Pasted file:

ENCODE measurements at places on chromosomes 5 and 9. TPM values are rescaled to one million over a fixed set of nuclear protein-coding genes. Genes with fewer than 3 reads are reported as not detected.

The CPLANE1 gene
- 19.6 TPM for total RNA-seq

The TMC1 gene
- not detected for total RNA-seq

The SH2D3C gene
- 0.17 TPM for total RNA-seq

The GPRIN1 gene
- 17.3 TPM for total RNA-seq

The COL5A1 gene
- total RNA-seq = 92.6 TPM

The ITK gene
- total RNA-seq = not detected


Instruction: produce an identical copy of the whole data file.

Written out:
ENCODE measurements at places on chromosomes 5 and 9. TPM values are rescaled to one million over a fixed set of nuclear protein-coding genes. Genes with fewer than 3 reads are reported as not detected.

The CPLANE1 gene
- 19.6 TPM for total RNA-seq

The TMC1 gene
- not detected for total RNA-seq

The SH2D3C gene
- 0.17 TPM for total RNA-seq

The GPRIN1 gene
- 17.3 TPM for total RNA-seq

The COL5A1 gene
- total RNA-seq = 92.6 TPM

The ITK gene
- total RNA-seq = not detected